eing a columnist is a peculiar job. You write extremely personal, focused anecdotes you assume people might find interesting. That’s not always the case.
A few months ago, I posted one of my columns to social media with the terrible caption “the sacrifices of expat life.” Someone wasted no time making a sarcastic comment, mocking my use of the word “sacrifice.”
It moved me. Maybe in a couple of years I’ll look back to what I wrote in this space and consider myself a terrible whine. Everything seems worse when you’re in your 20s. But the realization hasn’t made me turn the proverbial leaf and start writing positive pap. For that, I apologize.
All this week, I’ve been masticating the idea of going home. It’s August and I always head back to Australia in August. It’s winter there and no one’s on holiday. That means I’ll spend the bulk of it alone in my childhood bedroom or playing bingo with the unnecessarily aggressive senior citizens at my grandmother’s Napoli club. It is, by the way, a Napoli club only in name. Beryl and Gladys have colonized the bingo table, forcing the deaf and slightly senile Italianates present — my nonna and Comare Pina — to read all the numbers in English and repeat the stupid rhyming bingo lingo. 3! Cup of tea! 60! Grandma’s getting frisky! There is a reign of terror at that table and my nonna isn’t so much getting frisky as whispering the numbers to Comare Pina in Italian before she’s told to quiet down. Comare Pina hasn’t crossed anything out in 35 minutes and is $2.60 in the red, which is a lot when you consider the “in” is 20 cents.
Going home should be one of the best times of the year for an expat. I’m fortunate to be able to go. But I won’t sugar coat it. It’s uncomfortable. I don’t really fit in. I honor my mother with half an hour of my time once a week. At best, she gets 500 or so minutes-worth of information about what I’ve done in the past six months and most of the time I can’t be bothered going into detail. I’ve already lived it once. I have no desire to recount it. It’s why I don’t keep a diary.
Add the 10-minute weekly weather conversation I have with my grandmother and suffice to say I don’t really speak to my family unless they want a favor. My uncle emailed a few weeks ago asking me to buy and bring him a replacement toilet seat after the plumber fell on and broke his handcrafted Italian-made one with automatic lid. I had to search half the country to find the €120 replacement. The entire saga was absurd.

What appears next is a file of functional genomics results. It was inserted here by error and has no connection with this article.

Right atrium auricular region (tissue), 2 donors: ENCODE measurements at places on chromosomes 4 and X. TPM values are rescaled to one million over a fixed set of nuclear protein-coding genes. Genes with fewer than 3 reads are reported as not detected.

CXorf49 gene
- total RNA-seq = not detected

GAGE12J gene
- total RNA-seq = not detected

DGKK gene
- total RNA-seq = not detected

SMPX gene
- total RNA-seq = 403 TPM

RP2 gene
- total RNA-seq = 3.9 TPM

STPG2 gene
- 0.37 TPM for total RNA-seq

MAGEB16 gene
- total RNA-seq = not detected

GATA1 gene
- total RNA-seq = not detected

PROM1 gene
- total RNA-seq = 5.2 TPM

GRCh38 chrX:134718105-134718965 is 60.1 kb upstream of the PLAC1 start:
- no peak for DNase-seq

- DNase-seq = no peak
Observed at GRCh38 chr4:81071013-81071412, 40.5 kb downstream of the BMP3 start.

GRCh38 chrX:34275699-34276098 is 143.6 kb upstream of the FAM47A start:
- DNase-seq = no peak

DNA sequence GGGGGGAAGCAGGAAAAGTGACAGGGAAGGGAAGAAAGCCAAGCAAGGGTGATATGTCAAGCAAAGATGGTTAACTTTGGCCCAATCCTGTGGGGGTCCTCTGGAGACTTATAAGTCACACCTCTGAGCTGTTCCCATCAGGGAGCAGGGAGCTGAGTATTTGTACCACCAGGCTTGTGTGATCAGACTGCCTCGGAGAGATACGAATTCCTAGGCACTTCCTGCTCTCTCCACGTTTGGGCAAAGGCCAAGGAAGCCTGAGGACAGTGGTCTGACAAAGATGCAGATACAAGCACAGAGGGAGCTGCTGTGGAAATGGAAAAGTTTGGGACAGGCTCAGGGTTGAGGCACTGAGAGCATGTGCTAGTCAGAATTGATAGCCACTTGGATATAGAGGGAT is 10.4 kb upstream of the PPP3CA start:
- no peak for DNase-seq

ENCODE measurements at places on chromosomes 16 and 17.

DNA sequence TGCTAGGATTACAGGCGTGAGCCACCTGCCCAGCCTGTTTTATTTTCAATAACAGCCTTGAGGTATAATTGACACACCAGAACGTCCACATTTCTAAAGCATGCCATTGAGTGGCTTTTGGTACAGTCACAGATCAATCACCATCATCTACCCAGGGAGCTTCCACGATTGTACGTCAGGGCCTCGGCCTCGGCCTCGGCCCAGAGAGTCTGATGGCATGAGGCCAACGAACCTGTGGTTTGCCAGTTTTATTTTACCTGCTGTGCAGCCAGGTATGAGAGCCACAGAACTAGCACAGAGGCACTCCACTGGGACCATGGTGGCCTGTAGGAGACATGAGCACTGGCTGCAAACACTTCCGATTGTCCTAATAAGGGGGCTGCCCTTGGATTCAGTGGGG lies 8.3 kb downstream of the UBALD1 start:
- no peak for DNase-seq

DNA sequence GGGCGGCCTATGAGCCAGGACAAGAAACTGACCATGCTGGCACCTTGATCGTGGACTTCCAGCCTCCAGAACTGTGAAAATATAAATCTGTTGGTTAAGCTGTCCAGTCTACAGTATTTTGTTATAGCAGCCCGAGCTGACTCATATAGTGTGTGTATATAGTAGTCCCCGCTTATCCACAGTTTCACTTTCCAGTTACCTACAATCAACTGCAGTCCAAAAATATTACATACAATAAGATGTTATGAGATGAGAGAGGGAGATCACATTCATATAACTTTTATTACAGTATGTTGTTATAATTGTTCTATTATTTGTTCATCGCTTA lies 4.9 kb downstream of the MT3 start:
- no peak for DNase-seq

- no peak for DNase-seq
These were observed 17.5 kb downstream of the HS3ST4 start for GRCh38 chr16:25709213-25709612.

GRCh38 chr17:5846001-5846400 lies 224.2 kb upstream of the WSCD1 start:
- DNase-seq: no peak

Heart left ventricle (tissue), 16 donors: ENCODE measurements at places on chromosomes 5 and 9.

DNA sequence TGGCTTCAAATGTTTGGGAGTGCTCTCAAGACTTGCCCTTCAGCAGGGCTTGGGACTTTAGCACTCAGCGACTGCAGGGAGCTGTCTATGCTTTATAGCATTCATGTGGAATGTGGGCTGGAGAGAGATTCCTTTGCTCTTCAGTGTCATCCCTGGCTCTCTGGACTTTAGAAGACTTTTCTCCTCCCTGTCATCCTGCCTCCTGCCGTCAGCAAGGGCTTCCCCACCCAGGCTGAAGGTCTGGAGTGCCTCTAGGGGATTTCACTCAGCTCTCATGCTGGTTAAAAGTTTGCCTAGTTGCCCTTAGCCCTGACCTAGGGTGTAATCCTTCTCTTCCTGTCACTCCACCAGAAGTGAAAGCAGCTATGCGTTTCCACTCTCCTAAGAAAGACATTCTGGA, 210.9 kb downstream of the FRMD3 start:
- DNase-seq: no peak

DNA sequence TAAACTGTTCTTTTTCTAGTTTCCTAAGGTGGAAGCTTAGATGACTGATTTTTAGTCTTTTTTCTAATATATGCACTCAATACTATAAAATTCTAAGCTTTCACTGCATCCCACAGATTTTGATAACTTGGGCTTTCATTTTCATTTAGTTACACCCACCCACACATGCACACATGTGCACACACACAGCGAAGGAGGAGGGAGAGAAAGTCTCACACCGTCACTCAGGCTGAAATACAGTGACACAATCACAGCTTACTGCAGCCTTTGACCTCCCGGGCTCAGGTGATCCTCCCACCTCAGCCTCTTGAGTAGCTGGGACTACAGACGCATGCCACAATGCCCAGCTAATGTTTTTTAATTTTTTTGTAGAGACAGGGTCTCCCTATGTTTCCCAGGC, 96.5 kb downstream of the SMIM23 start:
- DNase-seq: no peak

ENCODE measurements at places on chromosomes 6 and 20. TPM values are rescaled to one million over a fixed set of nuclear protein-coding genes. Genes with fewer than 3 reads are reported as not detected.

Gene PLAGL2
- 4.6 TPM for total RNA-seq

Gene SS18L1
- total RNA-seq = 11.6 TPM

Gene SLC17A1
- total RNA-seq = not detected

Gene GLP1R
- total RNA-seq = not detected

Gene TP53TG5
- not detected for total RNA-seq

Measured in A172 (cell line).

Obviously, I could phone more often, but that’s not really the point. Reinserting yourself into the family dynamic every time you go home is a bit like remembering not to drive like an Italian. I get itchy figures when I drive in Australia. I want to pass everyone, do at least double the speed limit and never use my turn indicators. I’ve already been stopped for the latter, and while the officer didn’t believe my “I think they’re broken” lie, he did let me off without a fine. What I’m trying to say is it requires a conscious effort to behave the way people expect you to and be the person you were before you moved overseas.
That person, in my case, was a vain and spoilt brat who before she moved to Italy was always on the verge of throwing a fit. I was obsessed with shopping and celebrities and getting my way — the average teen. I actually became a journalist because I was convinced it was my only way to meet and seduce Orlando Bloom. Talk about career aspirations.
Now I buy clothes twice a year and get stressed whenever I’m in shopping centers or big cities. I can’t handle all the people. I’m a country bumpkin. But it’s not a travesty, dear relatives. I didn’t bag Legolas and I garden more than I get glammed up and maybe, just maybe, I’m forgetting the odd English word, but there’s no need to get teary-eyed. I’m not the person I was when I left home. I’m better.
Of course, it’s unlikely any of them will believe that. I am the poor relative who left the bright lights of Melbourne for the saddest country town in Tuscany. It’s the role I have been cast and the one I’ll play along with, because that’s what expected when you go home.